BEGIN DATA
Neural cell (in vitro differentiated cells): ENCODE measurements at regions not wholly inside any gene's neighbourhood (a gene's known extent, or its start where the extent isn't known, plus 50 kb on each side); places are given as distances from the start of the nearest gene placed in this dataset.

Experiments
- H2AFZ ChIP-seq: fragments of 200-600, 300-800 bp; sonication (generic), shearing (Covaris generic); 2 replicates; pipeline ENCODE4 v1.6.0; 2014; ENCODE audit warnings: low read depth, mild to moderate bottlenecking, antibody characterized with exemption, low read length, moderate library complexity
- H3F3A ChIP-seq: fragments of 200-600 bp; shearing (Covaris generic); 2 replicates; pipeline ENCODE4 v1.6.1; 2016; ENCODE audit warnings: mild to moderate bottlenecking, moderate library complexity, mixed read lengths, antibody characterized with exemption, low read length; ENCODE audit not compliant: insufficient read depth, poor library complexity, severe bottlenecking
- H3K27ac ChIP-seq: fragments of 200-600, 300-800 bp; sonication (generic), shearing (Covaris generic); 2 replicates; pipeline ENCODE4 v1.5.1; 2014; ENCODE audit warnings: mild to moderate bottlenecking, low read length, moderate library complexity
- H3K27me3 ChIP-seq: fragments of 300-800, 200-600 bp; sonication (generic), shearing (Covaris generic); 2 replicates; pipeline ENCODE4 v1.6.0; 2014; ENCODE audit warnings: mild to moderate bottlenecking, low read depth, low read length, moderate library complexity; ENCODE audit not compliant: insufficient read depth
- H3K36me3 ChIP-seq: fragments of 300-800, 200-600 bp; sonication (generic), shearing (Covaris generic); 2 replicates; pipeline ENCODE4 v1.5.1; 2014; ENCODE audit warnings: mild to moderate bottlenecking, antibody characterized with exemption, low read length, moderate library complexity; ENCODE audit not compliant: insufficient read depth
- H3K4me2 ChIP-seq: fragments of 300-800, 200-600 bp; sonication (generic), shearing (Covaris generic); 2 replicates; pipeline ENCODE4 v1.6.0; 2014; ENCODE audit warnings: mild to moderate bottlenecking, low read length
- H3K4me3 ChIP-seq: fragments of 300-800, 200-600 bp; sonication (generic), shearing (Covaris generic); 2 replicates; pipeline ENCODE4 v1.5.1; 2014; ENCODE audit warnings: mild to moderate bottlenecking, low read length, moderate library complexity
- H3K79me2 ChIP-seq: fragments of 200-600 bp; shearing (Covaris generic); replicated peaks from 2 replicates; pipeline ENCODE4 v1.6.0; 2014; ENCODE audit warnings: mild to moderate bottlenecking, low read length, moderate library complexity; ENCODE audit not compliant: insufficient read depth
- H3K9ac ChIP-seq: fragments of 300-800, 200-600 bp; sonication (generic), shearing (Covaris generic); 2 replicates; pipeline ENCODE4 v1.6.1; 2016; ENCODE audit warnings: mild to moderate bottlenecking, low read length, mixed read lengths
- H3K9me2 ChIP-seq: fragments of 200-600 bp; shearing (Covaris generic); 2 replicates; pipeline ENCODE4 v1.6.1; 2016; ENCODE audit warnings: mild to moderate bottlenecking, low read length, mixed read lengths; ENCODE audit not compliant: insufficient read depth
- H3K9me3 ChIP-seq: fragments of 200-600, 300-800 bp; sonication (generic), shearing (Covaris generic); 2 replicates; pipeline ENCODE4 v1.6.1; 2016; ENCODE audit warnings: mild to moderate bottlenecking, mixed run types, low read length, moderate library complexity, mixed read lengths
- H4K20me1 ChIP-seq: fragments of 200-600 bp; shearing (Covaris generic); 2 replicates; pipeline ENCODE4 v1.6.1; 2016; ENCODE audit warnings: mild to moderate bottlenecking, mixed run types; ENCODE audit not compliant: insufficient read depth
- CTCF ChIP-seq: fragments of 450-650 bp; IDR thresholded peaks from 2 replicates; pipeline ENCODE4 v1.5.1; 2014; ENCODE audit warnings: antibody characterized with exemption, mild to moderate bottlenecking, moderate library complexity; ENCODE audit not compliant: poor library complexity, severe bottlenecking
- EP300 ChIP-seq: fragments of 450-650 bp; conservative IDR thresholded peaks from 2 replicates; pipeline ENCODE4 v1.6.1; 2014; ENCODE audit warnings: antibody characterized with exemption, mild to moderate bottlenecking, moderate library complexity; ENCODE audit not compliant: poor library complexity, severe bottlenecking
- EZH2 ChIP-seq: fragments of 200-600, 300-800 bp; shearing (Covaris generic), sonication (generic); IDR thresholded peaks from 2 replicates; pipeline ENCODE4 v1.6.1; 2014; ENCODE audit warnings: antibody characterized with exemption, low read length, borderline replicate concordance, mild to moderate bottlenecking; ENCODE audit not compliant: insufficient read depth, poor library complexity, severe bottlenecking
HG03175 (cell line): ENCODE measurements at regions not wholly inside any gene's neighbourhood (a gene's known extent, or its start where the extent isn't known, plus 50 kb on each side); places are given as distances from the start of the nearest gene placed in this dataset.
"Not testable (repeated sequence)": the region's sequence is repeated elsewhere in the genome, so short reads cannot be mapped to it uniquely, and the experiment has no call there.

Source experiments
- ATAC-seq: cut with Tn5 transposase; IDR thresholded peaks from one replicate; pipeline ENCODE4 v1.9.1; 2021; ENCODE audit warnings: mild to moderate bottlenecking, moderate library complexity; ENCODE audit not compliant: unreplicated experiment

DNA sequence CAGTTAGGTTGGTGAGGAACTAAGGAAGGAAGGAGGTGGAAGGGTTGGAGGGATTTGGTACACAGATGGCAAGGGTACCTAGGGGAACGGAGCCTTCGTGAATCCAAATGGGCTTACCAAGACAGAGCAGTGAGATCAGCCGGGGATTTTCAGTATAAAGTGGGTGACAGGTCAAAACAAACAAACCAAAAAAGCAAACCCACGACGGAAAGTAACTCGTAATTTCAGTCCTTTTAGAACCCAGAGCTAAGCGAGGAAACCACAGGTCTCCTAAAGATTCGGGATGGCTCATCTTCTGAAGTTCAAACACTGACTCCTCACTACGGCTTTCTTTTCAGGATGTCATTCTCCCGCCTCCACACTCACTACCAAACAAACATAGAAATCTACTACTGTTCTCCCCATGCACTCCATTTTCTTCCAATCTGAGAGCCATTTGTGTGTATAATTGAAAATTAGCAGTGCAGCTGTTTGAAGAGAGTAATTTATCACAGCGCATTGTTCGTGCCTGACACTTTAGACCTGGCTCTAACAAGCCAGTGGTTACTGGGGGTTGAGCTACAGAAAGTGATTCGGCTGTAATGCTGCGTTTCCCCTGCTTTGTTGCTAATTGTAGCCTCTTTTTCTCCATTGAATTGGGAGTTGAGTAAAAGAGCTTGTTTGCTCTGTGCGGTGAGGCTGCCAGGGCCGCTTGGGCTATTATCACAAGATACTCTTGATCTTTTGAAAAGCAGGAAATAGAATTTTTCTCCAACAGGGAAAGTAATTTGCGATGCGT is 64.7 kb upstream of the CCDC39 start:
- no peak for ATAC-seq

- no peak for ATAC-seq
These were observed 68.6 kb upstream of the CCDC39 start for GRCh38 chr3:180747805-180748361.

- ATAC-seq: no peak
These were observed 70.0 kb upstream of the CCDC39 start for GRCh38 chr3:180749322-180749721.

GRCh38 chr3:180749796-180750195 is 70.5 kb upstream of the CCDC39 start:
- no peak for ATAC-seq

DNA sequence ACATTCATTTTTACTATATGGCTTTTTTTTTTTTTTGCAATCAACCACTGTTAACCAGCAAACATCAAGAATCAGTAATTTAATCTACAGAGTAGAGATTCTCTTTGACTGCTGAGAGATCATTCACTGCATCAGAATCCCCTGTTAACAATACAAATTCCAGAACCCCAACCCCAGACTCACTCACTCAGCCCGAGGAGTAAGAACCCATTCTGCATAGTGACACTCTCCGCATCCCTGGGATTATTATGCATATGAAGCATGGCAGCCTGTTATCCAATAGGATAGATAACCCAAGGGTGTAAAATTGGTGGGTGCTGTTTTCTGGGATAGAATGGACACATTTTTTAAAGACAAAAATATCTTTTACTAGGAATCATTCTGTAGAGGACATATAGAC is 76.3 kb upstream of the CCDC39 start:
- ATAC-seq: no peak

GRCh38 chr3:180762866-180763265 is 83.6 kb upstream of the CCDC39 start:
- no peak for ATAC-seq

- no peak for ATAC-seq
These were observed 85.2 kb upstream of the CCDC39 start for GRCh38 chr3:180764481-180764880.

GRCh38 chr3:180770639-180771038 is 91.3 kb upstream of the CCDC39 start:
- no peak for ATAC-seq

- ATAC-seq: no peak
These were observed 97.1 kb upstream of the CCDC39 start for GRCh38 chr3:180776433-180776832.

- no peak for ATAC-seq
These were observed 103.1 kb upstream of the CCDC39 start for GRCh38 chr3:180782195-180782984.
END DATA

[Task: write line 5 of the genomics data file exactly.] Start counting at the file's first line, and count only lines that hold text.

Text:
- H3K27ac ChIP-seq: fragments of 200-600, 300-800 bp; sonication (generic), shearing (Covaris generic); 2 replicates; pipeline ENCODE4 v1.5.1; 2014; ENCODE audit warnings: mild to moderate bottlenecking, low read length, moderate library complexity